- change ups
Jarman Johnson Knows Media
Since 1989, Lynne Jarman-Johnson has been running Jarman-Johnson Communication Inc. (JJC), a full-service firm that offers public relations, media imaging and community service.
JJC has a list of clients that includes many of the city’s more notable nonprofit organizations, like the Heart of West Michigan United Way, and noteworthy businesses, like D&D Building. Jarman-Johnson also works with celebrities, like promoting Olympic skating sensation Tara Lipinski and her Miracle Charity Tour at stops in Lansing and Toledo.
“The business has branched out to where I have a lot of clients who are not nonprofit, and I think that’s because what we do works,” she said.
The 37-year-old Jarman-Johnson began her media career in the late 1970s as a student doing an internship at WOOD TV-8, working everyday for a summer with reporter Henry Erb and news director Dan Spaulding. She effortlessly credited them with giving her the early skills she needed to go out on her own in a competitive and complicated business.
“I learned the business and learned what I needed to know to truly launch what I would end up becoming, which is a media conduit for a lot of people,” she said. “Without that hands-on experience at that young age, without the guidance of people who showed me not only how to write, but how to think objectively, I know that I wouldn’t be where I am today.”
Jarman-Johnson particularly recalled Erb, now the station’s investigative reporter, as the one who fine-tuned many of her skills.
“I remember being frustrated because I had to rewrite and rewrite at an age when you think you can do anything. Henry taught me the value of learning and listening,” she said. “And that is what launched my career.”
Jarman-Johnson spent almost seven years at TV-8 producing news and serving as the station’s director of public affairs. She left in 1989 to start her communications firm. But then she jumped back into the media five years later for a two-year stint as a radio talk show host on WOOD AM-1300, while continuing to run the company.
And after nearly a dozen years, Jarman-Johnson still refers to JJC as a niche firm — one that largely works with nonprofit groups. While at TV-8 she saw that nonprofits weren’t very media savvy. She often found that the executive directors weren’t sure how to get electronic and print exposure for their worthwhile causes and events, a situation that became a business opportunity for her, as few were paying attention to what was then a mostly-untapped market.
“What we do is we look at the big picture and see what the needs are for a client in public relations, advertising and imaging. Every client has their own personal needs. We’re not a cookie-cutter operation where we just decide to do a commercial, for instance,” said Jarman-Johnson.
“It takes a long time to learn about the organization or the business and to truly get to know that client and what their goals are, then take those goals and target ways to achieve those goals,” she added. “The exciting part about our company is that it’s just so personal, everything is very personal in what we do.”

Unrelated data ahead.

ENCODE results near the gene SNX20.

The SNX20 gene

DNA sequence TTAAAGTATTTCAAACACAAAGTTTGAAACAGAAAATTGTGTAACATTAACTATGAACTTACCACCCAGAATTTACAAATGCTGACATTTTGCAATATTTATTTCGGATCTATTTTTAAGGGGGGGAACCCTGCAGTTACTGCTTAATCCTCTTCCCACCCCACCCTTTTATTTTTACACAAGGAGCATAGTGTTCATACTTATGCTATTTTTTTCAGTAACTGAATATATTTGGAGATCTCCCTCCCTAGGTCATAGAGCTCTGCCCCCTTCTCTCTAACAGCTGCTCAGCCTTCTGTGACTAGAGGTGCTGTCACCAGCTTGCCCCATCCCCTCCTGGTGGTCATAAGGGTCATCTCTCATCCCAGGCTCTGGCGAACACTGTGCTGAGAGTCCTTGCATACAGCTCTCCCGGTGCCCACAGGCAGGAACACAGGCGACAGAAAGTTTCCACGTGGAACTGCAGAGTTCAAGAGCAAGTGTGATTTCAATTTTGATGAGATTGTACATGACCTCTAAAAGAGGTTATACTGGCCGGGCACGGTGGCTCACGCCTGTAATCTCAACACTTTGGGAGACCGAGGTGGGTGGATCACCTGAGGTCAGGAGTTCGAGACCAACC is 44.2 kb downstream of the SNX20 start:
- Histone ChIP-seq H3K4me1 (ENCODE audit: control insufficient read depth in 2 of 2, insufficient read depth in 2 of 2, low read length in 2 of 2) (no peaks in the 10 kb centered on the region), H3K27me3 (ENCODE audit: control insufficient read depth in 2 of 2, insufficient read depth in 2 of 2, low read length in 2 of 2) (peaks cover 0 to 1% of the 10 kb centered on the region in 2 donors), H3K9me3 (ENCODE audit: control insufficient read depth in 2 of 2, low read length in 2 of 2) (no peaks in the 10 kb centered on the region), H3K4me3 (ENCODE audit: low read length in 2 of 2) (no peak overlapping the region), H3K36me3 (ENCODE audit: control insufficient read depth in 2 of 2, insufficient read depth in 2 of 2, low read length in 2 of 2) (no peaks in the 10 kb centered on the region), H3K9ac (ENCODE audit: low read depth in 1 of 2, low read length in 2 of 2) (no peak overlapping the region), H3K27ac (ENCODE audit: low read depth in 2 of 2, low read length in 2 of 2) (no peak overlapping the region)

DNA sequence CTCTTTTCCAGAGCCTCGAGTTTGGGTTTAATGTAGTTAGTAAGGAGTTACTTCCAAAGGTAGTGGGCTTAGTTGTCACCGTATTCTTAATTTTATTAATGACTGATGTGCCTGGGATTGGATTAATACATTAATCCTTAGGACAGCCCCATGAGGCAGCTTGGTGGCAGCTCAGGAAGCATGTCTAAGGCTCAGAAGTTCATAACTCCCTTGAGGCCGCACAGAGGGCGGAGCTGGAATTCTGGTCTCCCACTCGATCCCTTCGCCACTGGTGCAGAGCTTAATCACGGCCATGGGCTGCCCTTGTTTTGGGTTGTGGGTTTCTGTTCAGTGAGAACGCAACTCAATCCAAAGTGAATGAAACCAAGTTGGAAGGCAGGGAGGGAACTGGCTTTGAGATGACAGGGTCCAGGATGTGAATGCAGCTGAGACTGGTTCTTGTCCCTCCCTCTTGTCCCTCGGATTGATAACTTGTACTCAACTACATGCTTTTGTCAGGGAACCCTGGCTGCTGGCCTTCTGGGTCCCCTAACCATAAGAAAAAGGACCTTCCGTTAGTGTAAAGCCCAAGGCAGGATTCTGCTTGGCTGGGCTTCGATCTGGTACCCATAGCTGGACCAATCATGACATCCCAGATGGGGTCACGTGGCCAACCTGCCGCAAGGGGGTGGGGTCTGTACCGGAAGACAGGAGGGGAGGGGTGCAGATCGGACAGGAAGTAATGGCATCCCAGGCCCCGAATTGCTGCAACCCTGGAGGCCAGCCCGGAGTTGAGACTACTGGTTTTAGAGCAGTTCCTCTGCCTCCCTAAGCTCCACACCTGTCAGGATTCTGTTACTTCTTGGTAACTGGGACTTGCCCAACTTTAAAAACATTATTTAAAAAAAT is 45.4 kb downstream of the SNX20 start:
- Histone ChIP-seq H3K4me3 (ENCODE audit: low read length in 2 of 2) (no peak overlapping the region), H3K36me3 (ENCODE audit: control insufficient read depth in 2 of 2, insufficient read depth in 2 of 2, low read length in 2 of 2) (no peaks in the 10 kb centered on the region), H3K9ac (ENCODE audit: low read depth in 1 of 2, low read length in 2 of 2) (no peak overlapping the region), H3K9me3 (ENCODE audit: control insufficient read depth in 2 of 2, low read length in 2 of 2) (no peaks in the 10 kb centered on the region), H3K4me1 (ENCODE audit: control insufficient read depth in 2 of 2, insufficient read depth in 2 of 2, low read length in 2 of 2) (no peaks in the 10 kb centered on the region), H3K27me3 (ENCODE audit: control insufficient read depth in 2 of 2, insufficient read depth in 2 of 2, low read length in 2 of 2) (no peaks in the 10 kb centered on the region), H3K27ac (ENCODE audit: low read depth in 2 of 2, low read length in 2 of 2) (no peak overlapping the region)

Her first customer was Kent Regional Community Coordinated Child Care, or 4-C as it’s more widely known, which continues to be a client today. A report was released in 1989 that heavily criticized organizations like 4-C, and it became Jarman-Johnson’s job to turn that image around. So she teamed with 4-C Director Laureen Kennedy and the pair created a powerful campaign that elevated the nonprofit’s status.
“We created what I think has become one of the strongest images for child care agencies and referrals marketing in the country. They’ve actually received national recognition for their branding and marketing,” said Jarman-Johnson.
“It wasn’t a quick turnaround. It was a long process that had to do with organization and consistent messages. It didn’t take a huge advertising budget to create that, either. A lot of people like to throw money at something and think that is going to fix it. But it just doesn’t.”
Right now, Jarman-Johnson is working on a pair of big events that take place in April: the 3rd Annual West Michigan Women’s Expo at the Grand Center and a benefit concert by the legendary Ray Charles for the 50th anniversary of Welcome Homes, a nonprofit retirement community for the visually impaired.
As for her personal life, Jarman-Johnson and her husband Robert, a local attorney, have six school-age children. With four daughters and two sons, it’s not unusual to find her active in parent-teacher organizations and spending a lot of her free time with the family.
“They’re very bright, fun and energetic and at very exciting ages. They’re from four to 14 right now. So, we’re very busy in the schools because of that and that is so much fun,” she said.
Jarman-Johnson also does volunteer work for various organizations and serves on the board of one of the city’s most established private clubs. “We have an exciting opportunity at the Peninsular Club to really create a new club almost, in one respect, and it’s been fun to be a part of that from the ground level.”
As for her future, Jarman-Johnson sees herself extending her reach through simple messages and complex technology. Her broad vision has her touching everyone anywhere, a concept that wasn’t possible until just a few years ago.
“We can reach out to anybody in the world and because of that we can help people and educate people on exactly what we do, which is help them organize and gain access to the media,” she said. “So for me, the world is right here at my finger tips and I’m very excited about that. It’s giving me the chance to be able to touch more people with simple, yet effective, messages.”